There are a ton of reasons why a standalone GPS is a better choice than using an app on your smartphone. First of all, a GPS is larger and easier to see, making it safer to use without taking your eyes off the road for too long. Smartphone map apps drain data (and your phone’s battery) fast, which can get expensive if you’re traveling long distances. Dedicated devices rely on GPS satellites, so they’ll also work whether you have data or not. Finally, many GPS models are compatible with backup cameras, saving the need to install two different devices in your car. That’s an excellent bang for your driving buck.
Our GPS Picks
Best Overall GPS: Garmin DriveSmart 65 & Traffic
One of Garmin’s newer GPS systems, the DriveSmart 65 features a 6.95-inch edge-to-edge display and is compatible with Garmin’s BC 40 backup camera, making it a good choice if you want to add a backup camera. You can pair the DriveSmart with your smartphone so that texts and notifications will display right on your screen. If you download the Garmin Drive app, you’ll see traffic cameras and even search for available parking. However, this device’s biggest perk is its voice-activated navigation, designed so you can communicate to your device without taking your eyes off the road. If you like talking to Suri on your smartphone, you’ll love chatting with your Garmin in the car.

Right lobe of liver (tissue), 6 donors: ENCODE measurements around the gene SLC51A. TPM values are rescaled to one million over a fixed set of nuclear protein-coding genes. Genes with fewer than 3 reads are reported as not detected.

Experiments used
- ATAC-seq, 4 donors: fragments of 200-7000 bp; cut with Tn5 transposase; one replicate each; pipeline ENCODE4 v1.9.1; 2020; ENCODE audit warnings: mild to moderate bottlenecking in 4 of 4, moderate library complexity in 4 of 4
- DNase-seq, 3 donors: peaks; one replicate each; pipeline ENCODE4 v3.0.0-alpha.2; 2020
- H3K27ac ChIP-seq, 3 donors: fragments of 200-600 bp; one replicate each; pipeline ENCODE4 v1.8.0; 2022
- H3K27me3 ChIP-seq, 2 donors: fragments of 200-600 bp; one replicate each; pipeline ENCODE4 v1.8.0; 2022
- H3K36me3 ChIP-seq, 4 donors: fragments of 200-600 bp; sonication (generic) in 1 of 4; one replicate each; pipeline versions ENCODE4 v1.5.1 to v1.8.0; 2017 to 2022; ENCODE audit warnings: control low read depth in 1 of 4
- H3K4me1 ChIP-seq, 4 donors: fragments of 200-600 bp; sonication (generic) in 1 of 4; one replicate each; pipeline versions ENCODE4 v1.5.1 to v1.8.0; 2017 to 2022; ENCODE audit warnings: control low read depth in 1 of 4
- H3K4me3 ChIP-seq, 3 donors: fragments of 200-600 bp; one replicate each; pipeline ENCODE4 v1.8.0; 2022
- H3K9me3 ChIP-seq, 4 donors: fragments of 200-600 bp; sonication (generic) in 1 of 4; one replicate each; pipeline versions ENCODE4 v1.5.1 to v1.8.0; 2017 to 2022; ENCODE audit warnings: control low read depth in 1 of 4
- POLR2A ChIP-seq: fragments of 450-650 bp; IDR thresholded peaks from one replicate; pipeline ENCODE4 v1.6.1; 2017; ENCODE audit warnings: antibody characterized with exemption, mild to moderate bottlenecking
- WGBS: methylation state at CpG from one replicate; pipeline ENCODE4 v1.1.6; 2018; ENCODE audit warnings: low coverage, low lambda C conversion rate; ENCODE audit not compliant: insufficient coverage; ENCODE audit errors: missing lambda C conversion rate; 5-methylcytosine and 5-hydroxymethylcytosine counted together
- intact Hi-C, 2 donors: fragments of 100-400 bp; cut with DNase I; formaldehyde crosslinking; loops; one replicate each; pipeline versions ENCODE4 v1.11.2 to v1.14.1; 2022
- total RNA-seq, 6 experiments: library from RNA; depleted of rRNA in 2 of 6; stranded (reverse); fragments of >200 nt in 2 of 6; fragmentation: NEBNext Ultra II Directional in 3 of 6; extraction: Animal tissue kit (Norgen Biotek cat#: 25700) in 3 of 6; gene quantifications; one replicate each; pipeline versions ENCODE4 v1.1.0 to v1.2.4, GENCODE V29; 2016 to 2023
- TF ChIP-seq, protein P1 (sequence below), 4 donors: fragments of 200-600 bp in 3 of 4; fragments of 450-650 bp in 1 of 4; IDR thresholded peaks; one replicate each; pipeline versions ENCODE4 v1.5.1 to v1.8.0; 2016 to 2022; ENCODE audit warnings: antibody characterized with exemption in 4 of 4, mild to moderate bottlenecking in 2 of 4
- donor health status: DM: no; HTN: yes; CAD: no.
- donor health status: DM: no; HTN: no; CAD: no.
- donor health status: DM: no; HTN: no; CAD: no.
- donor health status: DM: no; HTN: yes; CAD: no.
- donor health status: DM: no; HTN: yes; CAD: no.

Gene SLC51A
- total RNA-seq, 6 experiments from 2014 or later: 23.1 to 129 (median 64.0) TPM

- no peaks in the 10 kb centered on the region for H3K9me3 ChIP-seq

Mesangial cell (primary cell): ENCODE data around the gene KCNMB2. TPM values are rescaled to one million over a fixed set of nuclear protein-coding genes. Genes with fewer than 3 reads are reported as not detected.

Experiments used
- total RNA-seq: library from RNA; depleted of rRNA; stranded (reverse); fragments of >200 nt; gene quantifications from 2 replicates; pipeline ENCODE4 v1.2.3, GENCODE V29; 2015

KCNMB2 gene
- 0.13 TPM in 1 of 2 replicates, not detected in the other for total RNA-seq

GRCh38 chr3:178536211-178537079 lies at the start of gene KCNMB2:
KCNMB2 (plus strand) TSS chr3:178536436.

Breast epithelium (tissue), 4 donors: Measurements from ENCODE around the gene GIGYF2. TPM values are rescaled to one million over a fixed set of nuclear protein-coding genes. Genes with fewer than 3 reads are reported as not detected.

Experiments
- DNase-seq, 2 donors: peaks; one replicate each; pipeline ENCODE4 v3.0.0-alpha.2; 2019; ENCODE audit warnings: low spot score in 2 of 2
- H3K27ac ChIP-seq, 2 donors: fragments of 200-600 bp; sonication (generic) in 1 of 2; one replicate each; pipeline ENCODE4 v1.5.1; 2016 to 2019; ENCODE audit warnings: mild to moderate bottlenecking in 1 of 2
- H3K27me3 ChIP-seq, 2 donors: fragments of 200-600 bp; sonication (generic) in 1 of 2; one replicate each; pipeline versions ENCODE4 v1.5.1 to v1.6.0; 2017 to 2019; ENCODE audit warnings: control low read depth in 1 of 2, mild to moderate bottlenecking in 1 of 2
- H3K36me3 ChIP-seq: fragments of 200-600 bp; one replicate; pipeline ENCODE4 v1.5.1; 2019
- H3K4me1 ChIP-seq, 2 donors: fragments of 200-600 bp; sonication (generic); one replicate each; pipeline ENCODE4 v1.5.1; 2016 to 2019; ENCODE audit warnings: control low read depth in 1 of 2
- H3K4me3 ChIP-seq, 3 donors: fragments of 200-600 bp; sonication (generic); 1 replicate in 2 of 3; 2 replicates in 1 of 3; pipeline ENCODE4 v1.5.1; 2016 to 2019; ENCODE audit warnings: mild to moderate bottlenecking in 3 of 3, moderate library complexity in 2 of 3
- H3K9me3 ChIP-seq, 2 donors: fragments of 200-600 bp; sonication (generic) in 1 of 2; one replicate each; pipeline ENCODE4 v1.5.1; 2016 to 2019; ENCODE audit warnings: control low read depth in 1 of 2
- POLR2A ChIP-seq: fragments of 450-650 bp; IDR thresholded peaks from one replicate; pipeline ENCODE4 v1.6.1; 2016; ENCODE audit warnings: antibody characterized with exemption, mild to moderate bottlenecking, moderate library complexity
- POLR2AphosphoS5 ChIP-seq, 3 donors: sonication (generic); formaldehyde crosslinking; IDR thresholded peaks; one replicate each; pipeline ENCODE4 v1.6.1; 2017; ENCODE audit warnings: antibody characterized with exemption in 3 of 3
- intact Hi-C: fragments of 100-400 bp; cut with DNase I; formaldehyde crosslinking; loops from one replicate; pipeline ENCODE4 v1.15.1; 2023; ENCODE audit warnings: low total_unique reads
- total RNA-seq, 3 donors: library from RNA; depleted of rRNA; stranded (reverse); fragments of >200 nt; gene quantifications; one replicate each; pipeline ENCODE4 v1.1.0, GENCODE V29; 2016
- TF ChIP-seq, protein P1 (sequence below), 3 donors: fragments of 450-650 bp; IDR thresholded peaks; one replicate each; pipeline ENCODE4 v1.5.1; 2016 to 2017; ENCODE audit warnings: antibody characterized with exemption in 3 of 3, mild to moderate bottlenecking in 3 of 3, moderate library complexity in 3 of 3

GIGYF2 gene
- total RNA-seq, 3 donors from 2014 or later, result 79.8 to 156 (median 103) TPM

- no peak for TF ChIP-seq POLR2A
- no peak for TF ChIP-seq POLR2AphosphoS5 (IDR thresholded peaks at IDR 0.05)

Best GPS on Amazon: Garmin Drive 52 & Traffic
This compact Garmin model strikes the balance between features and affordability. It’s basically a scaled-down version of the DriveSmart 65, with many of the same perks as our top pick (above), but at a considerably lower price point. Its five-inch screen makes it easy to pack, and is still big enough to see it clearly. While it doesn’t have voice-activated navigation or phone pairing capabilities, you can pair it with a backup camera. As an added bonus, Garmin has partnerships with TripAdvisor and the History Network, giving you easy access to on-the-go hotel reviews and fun details about attractions you might be driving past. This will definitely come in handy for any head-turning roadside oddities, like the world’s biggest beagle.